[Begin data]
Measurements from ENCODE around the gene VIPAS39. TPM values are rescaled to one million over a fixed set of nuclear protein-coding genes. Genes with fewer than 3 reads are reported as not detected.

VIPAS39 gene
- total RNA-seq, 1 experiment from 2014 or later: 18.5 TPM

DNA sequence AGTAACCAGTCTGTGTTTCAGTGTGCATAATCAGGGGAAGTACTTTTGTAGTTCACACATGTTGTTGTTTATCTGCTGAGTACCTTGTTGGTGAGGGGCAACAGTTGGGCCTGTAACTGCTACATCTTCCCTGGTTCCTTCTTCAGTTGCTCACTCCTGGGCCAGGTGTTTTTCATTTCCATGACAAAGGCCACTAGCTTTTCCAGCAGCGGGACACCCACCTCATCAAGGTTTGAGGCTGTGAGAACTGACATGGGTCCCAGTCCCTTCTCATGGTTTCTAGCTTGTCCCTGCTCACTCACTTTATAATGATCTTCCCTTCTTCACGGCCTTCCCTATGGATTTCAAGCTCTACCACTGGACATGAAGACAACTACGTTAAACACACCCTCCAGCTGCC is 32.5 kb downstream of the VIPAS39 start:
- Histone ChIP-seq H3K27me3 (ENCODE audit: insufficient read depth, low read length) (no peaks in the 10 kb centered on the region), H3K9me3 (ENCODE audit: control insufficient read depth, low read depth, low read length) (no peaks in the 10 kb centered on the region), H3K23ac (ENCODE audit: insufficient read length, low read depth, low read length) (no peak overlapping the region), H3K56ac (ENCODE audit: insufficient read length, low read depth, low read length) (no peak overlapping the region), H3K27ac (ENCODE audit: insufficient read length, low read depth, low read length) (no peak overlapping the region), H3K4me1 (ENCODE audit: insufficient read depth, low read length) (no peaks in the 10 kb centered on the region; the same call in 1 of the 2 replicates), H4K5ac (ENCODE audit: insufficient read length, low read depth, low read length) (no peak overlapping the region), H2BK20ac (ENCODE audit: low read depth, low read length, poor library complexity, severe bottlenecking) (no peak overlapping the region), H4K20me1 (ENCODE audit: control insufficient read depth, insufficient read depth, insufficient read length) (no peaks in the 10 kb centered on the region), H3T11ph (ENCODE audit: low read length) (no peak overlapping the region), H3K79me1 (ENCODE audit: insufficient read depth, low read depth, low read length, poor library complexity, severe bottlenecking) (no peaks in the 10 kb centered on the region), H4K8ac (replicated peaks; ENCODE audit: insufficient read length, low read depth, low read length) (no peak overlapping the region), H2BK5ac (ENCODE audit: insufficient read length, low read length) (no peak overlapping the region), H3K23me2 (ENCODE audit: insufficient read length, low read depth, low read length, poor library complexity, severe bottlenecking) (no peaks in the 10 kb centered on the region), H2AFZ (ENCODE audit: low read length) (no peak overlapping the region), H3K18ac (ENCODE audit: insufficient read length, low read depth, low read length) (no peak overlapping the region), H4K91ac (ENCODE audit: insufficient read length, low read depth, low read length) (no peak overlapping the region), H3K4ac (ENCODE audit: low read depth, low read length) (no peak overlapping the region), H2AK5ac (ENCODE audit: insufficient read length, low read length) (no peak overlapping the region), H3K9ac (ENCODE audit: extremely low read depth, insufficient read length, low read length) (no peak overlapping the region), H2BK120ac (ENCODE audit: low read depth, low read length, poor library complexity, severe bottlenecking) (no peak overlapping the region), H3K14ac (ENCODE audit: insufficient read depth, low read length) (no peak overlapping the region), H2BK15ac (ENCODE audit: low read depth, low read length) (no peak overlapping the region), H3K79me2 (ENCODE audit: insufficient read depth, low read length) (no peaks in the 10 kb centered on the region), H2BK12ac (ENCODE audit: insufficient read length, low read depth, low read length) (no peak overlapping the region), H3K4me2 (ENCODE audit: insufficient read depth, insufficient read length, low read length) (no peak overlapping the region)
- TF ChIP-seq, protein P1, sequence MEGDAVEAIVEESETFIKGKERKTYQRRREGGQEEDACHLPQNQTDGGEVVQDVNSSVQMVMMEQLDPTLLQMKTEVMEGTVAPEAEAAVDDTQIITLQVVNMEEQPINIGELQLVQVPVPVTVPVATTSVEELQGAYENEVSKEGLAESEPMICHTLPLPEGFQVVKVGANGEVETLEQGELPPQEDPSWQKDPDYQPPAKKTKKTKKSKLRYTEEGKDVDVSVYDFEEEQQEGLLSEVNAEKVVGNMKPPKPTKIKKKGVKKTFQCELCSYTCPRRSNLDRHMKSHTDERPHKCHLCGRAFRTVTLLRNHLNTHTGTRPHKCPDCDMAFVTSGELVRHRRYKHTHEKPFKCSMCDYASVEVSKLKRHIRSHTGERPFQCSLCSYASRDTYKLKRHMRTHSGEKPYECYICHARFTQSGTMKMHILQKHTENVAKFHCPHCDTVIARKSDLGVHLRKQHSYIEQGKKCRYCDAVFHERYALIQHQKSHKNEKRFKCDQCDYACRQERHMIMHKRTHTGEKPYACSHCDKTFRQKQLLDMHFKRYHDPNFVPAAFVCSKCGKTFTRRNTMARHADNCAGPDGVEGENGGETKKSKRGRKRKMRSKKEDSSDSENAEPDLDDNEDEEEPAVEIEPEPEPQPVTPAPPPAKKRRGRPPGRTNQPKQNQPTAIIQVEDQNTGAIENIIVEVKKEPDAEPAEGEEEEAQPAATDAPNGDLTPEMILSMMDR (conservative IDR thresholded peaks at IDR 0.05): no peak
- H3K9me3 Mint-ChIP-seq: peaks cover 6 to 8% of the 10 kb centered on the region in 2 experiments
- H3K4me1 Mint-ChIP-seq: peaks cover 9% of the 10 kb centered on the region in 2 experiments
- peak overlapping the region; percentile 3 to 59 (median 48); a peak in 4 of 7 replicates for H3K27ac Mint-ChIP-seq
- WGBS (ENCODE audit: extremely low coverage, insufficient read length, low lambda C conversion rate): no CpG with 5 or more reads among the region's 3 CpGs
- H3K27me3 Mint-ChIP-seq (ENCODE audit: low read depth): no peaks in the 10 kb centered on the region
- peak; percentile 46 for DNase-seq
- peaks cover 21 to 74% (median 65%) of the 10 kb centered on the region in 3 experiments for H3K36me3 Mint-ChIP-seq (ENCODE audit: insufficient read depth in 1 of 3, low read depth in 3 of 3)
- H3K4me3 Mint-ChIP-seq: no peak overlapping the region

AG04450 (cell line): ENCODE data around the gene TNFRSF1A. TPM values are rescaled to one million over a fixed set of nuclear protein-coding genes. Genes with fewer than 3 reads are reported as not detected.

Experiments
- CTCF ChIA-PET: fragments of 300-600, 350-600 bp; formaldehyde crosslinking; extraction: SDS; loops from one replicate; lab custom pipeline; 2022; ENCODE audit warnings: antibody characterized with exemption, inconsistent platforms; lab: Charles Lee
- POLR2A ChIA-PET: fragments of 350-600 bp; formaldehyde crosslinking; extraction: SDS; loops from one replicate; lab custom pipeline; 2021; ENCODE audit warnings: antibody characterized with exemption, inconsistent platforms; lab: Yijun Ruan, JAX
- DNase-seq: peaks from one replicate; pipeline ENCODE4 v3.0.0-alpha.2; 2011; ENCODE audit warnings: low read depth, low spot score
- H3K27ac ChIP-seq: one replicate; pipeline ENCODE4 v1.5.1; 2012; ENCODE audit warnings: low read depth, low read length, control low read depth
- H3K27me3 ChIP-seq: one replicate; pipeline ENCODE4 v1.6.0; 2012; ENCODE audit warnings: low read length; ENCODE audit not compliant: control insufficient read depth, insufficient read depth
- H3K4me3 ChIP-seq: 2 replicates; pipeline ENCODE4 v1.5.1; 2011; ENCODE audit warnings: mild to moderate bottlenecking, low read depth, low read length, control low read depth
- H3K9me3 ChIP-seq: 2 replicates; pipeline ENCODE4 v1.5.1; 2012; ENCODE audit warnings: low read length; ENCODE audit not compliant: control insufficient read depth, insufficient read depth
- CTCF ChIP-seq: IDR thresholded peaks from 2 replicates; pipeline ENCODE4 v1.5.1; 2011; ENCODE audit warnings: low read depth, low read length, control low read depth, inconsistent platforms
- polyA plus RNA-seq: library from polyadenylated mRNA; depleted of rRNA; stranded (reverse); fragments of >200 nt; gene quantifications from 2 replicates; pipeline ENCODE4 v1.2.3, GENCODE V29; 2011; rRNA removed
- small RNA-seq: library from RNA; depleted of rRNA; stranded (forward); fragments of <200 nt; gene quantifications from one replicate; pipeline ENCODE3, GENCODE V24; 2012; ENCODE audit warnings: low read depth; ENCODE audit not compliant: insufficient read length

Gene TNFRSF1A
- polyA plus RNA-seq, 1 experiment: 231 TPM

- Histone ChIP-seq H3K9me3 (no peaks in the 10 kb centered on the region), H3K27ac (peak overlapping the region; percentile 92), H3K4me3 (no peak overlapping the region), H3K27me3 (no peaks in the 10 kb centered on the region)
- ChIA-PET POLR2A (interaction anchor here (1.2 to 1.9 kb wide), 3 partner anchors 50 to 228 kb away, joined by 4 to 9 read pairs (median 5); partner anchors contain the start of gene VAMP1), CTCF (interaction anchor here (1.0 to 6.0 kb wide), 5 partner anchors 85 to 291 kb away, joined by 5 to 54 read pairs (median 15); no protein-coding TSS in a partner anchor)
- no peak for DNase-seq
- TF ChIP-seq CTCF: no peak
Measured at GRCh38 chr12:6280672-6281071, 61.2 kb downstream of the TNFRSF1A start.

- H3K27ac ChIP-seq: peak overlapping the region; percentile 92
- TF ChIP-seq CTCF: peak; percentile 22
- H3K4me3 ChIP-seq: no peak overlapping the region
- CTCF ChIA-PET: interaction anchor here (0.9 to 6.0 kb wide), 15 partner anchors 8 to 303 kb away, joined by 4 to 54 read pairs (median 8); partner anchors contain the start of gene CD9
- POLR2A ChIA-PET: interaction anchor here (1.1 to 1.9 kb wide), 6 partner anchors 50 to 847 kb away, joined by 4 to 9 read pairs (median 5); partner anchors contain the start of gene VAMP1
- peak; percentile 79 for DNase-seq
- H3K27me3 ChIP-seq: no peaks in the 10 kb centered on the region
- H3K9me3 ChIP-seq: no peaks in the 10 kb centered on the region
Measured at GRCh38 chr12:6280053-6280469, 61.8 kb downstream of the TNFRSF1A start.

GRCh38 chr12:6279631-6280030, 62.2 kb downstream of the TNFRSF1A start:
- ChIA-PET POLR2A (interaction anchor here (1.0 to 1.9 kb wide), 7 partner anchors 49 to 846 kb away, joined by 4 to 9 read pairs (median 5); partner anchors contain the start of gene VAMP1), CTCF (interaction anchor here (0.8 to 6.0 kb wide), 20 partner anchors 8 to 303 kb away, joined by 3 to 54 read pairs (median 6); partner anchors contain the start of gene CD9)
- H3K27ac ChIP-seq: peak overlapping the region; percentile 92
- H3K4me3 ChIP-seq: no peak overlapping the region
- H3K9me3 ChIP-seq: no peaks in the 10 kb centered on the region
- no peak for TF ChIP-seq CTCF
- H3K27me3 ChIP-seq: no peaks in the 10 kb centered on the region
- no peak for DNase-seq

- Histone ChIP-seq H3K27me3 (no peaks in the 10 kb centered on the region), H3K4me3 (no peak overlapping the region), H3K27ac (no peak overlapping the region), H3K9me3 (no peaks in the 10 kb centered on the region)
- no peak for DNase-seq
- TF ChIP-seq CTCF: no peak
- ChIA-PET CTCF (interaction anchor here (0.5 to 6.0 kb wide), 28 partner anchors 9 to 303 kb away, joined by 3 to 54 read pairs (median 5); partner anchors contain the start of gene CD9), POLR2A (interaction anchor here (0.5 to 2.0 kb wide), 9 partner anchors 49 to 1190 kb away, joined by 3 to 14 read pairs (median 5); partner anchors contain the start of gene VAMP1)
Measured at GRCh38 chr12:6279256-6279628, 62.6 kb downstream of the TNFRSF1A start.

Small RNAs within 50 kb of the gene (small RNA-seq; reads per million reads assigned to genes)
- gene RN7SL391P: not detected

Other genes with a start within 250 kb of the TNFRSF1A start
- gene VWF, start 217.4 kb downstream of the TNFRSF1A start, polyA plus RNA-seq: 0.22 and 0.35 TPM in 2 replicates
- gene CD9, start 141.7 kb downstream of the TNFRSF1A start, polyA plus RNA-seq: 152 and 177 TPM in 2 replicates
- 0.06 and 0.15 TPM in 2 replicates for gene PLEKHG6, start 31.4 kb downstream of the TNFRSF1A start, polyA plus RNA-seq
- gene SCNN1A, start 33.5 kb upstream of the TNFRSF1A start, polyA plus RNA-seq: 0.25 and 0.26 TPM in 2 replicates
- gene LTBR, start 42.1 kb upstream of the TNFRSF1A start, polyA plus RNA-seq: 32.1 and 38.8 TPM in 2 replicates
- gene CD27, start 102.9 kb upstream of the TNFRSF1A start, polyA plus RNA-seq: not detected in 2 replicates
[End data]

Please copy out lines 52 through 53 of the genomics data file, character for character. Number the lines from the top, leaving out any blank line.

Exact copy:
- no peak for DNase-seq
- TF ChIP-seq CTCF: no peak